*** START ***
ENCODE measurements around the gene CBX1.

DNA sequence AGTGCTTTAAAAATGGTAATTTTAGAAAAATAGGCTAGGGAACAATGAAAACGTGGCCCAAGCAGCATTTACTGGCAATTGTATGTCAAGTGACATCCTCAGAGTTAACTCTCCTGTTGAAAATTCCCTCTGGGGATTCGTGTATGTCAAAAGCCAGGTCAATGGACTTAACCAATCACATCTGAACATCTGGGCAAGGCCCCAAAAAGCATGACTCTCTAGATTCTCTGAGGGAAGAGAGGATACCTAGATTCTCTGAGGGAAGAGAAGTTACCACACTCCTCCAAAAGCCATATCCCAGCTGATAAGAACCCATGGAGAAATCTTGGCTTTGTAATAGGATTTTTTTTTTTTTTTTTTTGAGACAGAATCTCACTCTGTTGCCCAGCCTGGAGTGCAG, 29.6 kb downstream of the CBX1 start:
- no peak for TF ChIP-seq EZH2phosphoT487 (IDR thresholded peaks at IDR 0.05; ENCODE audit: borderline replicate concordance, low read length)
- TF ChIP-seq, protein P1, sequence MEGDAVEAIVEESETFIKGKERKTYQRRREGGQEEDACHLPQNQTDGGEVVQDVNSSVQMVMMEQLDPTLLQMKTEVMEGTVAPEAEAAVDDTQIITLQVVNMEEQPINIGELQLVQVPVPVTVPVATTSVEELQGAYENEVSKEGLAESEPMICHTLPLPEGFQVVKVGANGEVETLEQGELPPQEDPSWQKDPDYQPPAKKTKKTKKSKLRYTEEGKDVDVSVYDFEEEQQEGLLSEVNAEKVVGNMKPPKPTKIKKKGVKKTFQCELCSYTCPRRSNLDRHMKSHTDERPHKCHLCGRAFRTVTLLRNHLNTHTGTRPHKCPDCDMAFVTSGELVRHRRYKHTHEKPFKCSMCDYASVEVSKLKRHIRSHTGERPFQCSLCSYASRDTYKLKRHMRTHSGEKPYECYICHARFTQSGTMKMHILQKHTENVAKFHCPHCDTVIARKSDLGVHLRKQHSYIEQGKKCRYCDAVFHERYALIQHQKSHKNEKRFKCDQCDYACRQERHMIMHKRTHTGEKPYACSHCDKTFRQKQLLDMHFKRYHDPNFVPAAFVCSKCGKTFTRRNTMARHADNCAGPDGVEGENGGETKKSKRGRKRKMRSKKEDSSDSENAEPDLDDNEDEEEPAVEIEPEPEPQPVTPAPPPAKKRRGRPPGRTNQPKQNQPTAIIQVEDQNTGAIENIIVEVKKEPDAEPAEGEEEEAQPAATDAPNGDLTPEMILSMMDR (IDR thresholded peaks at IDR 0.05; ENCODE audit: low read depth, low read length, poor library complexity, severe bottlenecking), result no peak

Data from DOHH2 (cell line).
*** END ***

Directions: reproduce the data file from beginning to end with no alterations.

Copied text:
ENCODE measurements around the gene CBX1.

DNA sequence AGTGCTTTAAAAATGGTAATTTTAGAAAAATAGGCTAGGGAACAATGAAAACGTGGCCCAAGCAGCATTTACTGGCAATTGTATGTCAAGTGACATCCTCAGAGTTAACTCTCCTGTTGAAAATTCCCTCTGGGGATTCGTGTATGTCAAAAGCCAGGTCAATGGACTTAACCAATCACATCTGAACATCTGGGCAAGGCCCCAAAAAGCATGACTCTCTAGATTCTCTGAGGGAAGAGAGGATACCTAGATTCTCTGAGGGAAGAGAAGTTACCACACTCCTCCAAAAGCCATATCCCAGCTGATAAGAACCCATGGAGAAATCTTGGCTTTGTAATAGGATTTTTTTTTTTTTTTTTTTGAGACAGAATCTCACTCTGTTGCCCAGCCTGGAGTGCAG, 29.6 kb downstream of the CBX1 start:
- no peak for TF ChIP-seq EZH2phosphoT487 (IDR thresholded peaks at IDR 0.05; ENCODE audit: borderline replicate concordance, low read length)
- TF ChIP-seq, protein P1, sequence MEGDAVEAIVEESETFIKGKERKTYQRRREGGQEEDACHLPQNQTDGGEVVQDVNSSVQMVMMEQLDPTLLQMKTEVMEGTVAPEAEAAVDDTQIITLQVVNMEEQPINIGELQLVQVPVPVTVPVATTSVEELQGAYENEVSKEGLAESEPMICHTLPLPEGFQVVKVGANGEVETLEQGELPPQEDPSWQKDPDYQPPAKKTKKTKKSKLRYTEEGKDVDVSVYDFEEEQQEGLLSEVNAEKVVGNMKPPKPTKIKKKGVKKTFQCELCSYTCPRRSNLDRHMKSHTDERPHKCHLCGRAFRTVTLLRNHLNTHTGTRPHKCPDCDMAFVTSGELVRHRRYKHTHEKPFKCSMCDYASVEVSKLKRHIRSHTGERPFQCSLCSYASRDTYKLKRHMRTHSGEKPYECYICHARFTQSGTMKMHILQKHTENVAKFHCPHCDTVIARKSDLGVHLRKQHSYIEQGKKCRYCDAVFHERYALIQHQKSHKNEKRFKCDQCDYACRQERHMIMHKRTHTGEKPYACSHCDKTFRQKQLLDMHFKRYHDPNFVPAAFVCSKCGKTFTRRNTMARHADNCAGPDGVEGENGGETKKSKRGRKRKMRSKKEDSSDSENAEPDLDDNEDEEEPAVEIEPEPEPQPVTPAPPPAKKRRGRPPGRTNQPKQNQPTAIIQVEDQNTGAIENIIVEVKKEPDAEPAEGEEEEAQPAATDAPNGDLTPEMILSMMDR (IDR thresholded peaks at IDR 0.05; ENCODE audit: low read depth, low read length, poor library complexity, severe bottlenecking), result no peak

Data from DOHH2 (cell line).